Rae Allen, The Sopranos And A League Of Their Own Actress, Dies At 95

Rae Allen, a veteran actress across stage, television, and film, died peacefully in her sleep earlier today, according to Deadline. She was 95 years old. Over her lengthy career, Allen was nominated for the Tony Awards three times, ultimately winning the award in 1971 for Best Featured Actress in "And Miss Reardon Drinks a Little."

Rae Allen was born Raffaella Julia Theresa Abruzzo in 1926 in Brooklyn, New York. Prior to beginning her professional acting career, she trained at the famed HB Studio in Greenwich Village. In 1948, she had her first stage appearance as a singer and understudy in "Where's Charley" at the St. James Theater. In these early roles, she was credited as Rae Abruzzo, switching to Rae Allen with her supporting role as Poopsie in "The Pajama Game," starting in 1954.

A year later, Allen joined the cast of the original Broadway production of "Damn Yankees" as Gloria Thorpe, a sports reporter. The show follows the exploits of a real estate agent who sells his soul to the Devil to become a hot-shot baseball player for the Washington Senators. Allen would get her first nomination for a Tony Award for Best Featured Actress in the role and continue with the show for two years. Subsequent nominations would come for "Traveller Without Luggage" in 1967 and "And Miss Reardon Drinks a Little" in 1971.

Moving to the screen

Allen would make the successful transition to film with the adaptation of "Damn Yankees" in 1958. She reprised the role of Gloria for the production, alongside fellow Broadway castmates Shannon Bolin, Gwen Verdon, Ray Walston, and Russ Brown. She anchors the song "Shoeless Joe from Hannibal, Mo" in both the stage musical and the film.

She followed that role with guest-starring roles in shows like "The Untouchables," "Car 54, Where Are You?," and "The Patty Duke Show," while continuing on Broadway. She was Beverly in the 1967 film "The Tiger Makes Out," a black comedy film about a mailman kidnapping a young woman. That was followed by two more comedies, "Where's Poppa?" and "Taking Off," in 1970 and 1971 respectively. The next year she landed a role on "All In The Family," as Edith Bunker's (Jean Stapleton) rich cousin Amelia DeKuyper.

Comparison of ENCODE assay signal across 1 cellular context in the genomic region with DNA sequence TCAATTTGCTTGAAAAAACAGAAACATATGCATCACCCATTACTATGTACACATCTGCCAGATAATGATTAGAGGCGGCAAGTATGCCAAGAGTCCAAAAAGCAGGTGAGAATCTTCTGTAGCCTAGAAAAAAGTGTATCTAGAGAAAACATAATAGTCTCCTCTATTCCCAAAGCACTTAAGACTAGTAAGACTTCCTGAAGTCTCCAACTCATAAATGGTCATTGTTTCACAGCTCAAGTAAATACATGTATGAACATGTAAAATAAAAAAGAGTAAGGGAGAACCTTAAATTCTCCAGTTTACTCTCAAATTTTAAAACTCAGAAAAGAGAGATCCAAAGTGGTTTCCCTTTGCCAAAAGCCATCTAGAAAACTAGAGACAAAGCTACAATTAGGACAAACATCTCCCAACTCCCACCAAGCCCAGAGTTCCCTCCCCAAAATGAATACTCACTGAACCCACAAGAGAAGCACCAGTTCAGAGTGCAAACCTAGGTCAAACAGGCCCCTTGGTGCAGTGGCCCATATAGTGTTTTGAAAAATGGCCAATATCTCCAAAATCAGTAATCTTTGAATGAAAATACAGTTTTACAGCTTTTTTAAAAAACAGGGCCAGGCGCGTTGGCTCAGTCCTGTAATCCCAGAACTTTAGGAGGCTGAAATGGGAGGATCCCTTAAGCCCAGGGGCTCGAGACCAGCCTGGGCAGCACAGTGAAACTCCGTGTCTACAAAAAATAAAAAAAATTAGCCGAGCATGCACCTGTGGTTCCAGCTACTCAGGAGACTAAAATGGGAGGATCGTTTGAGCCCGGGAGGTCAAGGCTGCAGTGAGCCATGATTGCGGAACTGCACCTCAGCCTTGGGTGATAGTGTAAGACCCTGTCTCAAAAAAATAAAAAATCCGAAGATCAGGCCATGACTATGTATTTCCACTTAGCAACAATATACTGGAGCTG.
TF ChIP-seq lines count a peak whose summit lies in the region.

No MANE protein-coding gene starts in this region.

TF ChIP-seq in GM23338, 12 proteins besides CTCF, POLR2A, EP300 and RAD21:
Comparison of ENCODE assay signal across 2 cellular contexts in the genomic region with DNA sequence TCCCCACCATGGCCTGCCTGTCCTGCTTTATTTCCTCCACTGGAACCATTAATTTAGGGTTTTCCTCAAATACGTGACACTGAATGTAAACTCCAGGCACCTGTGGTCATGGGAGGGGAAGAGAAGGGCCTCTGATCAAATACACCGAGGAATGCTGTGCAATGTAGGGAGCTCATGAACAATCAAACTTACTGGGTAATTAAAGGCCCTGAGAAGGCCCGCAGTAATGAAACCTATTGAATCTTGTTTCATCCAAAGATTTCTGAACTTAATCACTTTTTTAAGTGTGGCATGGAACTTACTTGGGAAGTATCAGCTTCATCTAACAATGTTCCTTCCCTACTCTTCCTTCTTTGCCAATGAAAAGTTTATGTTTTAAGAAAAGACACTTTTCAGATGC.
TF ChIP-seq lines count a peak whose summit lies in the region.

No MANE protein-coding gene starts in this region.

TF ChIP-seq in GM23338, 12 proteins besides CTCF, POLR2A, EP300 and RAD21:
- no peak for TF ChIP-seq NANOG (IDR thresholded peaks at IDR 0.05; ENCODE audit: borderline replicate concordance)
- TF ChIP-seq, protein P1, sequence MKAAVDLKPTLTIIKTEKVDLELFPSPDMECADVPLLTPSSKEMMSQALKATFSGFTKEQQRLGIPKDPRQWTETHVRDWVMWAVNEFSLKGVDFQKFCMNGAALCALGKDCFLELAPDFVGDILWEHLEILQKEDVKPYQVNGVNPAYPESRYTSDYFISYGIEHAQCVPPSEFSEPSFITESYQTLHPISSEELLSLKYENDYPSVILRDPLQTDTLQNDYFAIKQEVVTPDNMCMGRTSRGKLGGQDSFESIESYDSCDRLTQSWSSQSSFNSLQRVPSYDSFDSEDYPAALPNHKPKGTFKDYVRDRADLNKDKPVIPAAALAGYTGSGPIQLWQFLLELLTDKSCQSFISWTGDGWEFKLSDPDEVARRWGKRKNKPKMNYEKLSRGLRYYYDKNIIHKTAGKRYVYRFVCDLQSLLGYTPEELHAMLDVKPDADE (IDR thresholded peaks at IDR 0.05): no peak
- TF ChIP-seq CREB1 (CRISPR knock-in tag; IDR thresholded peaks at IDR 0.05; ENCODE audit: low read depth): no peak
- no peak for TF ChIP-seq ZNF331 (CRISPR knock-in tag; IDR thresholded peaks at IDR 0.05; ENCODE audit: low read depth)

Across the 1980s, Allen would continue to have television appearances in shows like "Soap," "The Greatest American Hero," "Remington Steele," and "Lou Grant." On the former show, she played Judge Betty Small in a run of four episodes.

In her own league

Some may remember Rae Allen from some of her more modern roles in Hollywood. In an episode of "Seinfeld," Allen played Mrs. Sokol, an unemployment office clerk who interacts with George Costanza. That same year, "A League of Their Own" premiered in theaters, a comedic retelling of the real-life All-American Girls Professional Baseball League (AAGPBL). Rae played Ma Keller, the mother of team pitcher Kit Keller, portrayed by Lori Petty, and Dottie Hinson, played by Geena Davis.

Allen's career would continue through the '90s in films like "Calendar Girl," "Angie," and "Stargate." She would later transition mostly to television roles, including mother Lucy Fearing in "The Fearing Mind" and Tony's aunt Quintina Blundetto in "The Sopranos." In the latter case, Rae played a proud, but protective mother trying to keep her son, played by Steve Buscemi, out of a life of crime. Allen also had several guest appearances on shows like "NYPD Blue" and "Grey's Anatomy," and in films like "Reign Over Me."

Allen had no children and is survived by her nieces Laura and Betty Cosgrove. She leaves behind an amazing career on stage and screen.